reference limitation, finding that the accused devices did
not identify a location within the constant pool. Id. at *6.


We have considered all of Nazomi’s argu-
ments and find them unpersuasive


Tuesday, November 25, 2014

EFF rips Penn State's US Patent 8,442,839

Within the post Stupid Patent of the Month: Who Wants to Buy Teamwork From Penn State? , EFF concludes

We urge Penn State and all universities to be more responsible. Instead of selling patents that have little value except as litigation weapons, universities should focus on true technology transfer—partnering with others to bring new technologies into the world. And universities should end their opposition to patent reform.

The law firm Krass, Sprinkle, Anderson & Citkowski, P.C. prosecuted the patent titled: Agent-based collaborative recognition-primed decision-making, with first claim:

An improved decision-making process, comprising the steps of: providing a collaborative, team-oriented computer architecture wherein human and software agents interact through a shared mental model including an experience knowledge base; receiving information regarding a current situation to be analyzed; consulting the experience knowledge base to qualify the received information based upon any similarities to the current situation; presenting the qualified information to a user through one of the agents; interacting with the user to receive assistance in the form of assumptions or expectancies about the situation; providing the refined information and assumptions or expectancies to other agents; utilizing cues in the experience knowledge base to contact one or more external information sources to gather missing, relevant information, if any, in support of the assumptions or expectancies; using the missing, relevant information in conjunction with other collected information to determine whether a decision about the situation is evolving in an anticipated direction; and, if so: informing the user and updating the experience knowledge base to enhance the quality or timeliness of future decisions regarding similar situations.

Yes, the work was government - sponsored (meaning Bayh-Dole): The research carried out in connection with this invention was supported in part by Grant No. DAAD19-01-1-0504 from the United States Army. The United States government may have rights to the subject matter of this application.

Sunday, November 23, 2014

60 Minutes on November 23, 2014

The first story, done by Steve Kroft, on Falling Apart, on infrastructure decline.
70,000 bridges need to be fixed. Roy LaHood. First up, city of Pittsburgh, with Liberty Bridge illustrated.
300 bridges become structurally deficient each year. There are 15 structurally deficient bridges on I-95 in Philadelphia.

An I-35 bridge collapsed in Minnesota. Spending on infrastructure at lowest level since 1947. Gas tax last raised in 1993. Last transportation bill passed in 1997. Also, issues with air travel. Only two east coast US seaports deep enough for large ships. Hackensack bridge in NJ. Single point of failure.

Second story on sealing the reactor at Chernobyl. Bob Simon visits the largest
Movable arch in the world. Debris called the elephants foot. April 26.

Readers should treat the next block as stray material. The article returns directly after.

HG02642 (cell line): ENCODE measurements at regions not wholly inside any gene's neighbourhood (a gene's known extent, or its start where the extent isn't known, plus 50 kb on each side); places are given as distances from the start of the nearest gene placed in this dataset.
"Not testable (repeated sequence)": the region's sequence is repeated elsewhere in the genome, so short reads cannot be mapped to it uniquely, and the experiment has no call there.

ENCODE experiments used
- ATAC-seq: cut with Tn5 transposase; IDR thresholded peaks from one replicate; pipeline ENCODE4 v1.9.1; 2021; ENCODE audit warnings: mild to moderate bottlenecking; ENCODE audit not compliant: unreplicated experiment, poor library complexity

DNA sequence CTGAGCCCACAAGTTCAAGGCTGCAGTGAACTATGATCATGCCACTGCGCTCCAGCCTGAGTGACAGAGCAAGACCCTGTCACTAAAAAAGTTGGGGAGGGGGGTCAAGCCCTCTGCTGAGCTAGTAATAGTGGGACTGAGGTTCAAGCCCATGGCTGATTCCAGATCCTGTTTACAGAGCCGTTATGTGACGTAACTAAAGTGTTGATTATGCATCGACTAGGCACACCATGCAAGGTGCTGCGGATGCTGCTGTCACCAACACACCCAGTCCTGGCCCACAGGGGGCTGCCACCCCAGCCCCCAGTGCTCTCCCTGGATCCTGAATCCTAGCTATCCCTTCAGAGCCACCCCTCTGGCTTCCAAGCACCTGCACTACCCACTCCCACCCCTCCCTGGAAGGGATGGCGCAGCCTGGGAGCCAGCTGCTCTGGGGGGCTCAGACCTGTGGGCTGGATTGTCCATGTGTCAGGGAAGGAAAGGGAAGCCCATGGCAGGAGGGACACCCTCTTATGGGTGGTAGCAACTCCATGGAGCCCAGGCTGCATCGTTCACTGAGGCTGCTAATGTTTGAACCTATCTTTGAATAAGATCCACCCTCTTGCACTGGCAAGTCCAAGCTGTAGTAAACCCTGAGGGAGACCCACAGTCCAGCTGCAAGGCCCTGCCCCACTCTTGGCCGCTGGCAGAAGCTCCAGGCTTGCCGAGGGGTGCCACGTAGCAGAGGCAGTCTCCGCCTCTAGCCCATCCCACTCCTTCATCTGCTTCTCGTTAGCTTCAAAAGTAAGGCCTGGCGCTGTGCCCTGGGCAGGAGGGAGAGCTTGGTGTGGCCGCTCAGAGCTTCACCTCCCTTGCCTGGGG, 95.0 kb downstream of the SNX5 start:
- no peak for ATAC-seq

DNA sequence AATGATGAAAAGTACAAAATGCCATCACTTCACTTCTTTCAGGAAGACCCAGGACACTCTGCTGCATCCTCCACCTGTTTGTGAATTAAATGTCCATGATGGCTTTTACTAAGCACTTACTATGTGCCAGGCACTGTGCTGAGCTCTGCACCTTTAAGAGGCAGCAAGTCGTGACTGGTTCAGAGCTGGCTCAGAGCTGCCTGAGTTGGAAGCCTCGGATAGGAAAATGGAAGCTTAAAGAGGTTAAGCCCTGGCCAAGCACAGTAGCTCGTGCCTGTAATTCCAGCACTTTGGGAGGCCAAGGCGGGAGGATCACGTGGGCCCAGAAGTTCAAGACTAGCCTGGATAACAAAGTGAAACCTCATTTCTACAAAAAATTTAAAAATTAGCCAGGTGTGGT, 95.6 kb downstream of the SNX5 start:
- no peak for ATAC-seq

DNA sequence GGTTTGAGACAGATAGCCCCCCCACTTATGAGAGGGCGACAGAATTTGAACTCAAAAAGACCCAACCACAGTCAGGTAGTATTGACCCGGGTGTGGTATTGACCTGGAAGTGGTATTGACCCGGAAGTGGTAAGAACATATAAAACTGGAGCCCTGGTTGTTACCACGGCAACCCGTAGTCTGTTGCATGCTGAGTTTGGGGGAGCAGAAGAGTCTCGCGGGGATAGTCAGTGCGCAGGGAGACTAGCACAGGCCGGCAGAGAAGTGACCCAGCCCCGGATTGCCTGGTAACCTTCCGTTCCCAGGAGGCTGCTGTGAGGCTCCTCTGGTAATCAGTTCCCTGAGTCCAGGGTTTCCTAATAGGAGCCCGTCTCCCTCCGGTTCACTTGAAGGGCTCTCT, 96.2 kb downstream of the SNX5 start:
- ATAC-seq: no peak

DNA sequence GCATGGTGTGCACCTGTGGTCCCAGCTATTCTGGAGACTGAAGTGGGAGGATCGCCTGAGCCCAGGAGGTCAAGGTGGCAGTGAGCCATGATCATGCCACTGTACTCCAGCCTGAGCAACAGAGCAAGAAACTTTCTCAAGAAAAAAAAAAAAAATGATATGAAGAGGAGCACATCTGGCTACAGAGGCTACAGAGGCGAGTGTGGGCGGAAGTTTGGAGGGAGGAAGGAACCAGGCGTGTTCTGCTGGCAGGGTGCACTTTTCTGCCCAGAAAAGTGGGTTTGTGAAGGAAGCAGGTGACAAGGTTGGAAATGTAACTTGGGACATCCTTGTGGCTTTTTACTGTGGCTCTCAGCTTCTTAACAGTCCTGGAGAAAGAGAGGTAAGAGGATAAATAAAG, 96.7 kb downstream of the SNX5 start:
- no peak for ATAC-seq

Tim Russo of the University of South Carolina. Tourists coming to Chernobyl.

"To those who saved the world"

Patent "Quality", again

Within the law review article by Liang, 11 J. Marshall Rev. Intell. Prop. L. 477:

There is some dispute, however, over the extent to which allowance rates actually reflect patent quality, or more fundamentally what the "allowance rate" actually represents and how it is calculated. n217 At the PTO, many patent applications are continuations, divisionals, or represent continued examinations of [*512] other applications. n218 Some rejected applications are appealed and rejections may be overturned. n219 Thus, the allowance rate may not really represent the percentage of applications that are eventually granted. n220 But if consistently calculated across patent offices and accounting for external factors, allowance rates should help provide an approximate comparison of patent quality across patent offices and over time.

with references:

n217 Malackowski & Barney, supra note 106; Joff Wild, Patent Quality and the Plummeting USPTO Approval Rate, INTELL. ASSET MGMT. (Mar. 6, 2008), (last visited Apr. 16, 2012).

n218 Cecil D. Quillen, Jr. & Ogden H. Webster, Continuing Patent Applications and Performance of the U.S. Patent and Trademark Office--One More Time, 18 FED. CIR. B.J. 379 (2009).

n219 37 C.F.R. § 41.31 (Nov. 22, 2011 through April 4, 2012).

n220 Cecil D. Quillen et al., Continuing Patent Applications and Performance of the U.S. Patent and Trademark Office--Extended, 12 FED. CIR. B.J. 35 (2002).

with n106: James Malackowski & Jonathan Barney, What is Patent Quality? A Merchant Banc's Perspective, 43 LES NOUVELLES 123, 123-24 (2008).

See also LBE, On Patent Quality and Patent Reform , 88 J. Pat. & Trademark Off. Soc'y 1068 (2006) , with the text

In the brief of petitioners eBay and to the Supreme Court in January 2006, a 2001 paper of Cecil Quillen (and Ogden Webster) was cited for "estimating the rate of patent approvals by the PTO to be 97%." n12 Separately, the brief of Yahoo in the eBay case n13 cited the same Quillen/Webster paper for the proposition: "The PTO approves between 85 to 97 percent of the applications it receives." The Yahoo brief also stated: "As an initial matter, far too many low quality patents issue, as the district court in this case noted." n14 Other papers had cited the Quillen paper for the proposition of a 97% patent grant rate. n15 In fact, Quillen and Webster wrote in 2001: "The Grant Rate for the PTO in fiscal years 1993-1998, corrected for continuing applications, ranges from 80% to 97%, depending on the extent to which prosecution of abandoned applications was prolonged in continuing applications." The 2001 paper of Quillen and Webster stated that the grant rate was within a range, and never explicitly asserted that the grant rate [*1071] was 97%. n16 Nevertheless, the 97% number persists in the legal literature, along with the perception that the examination process at the United States Patent Office [USPTO] lacks quality.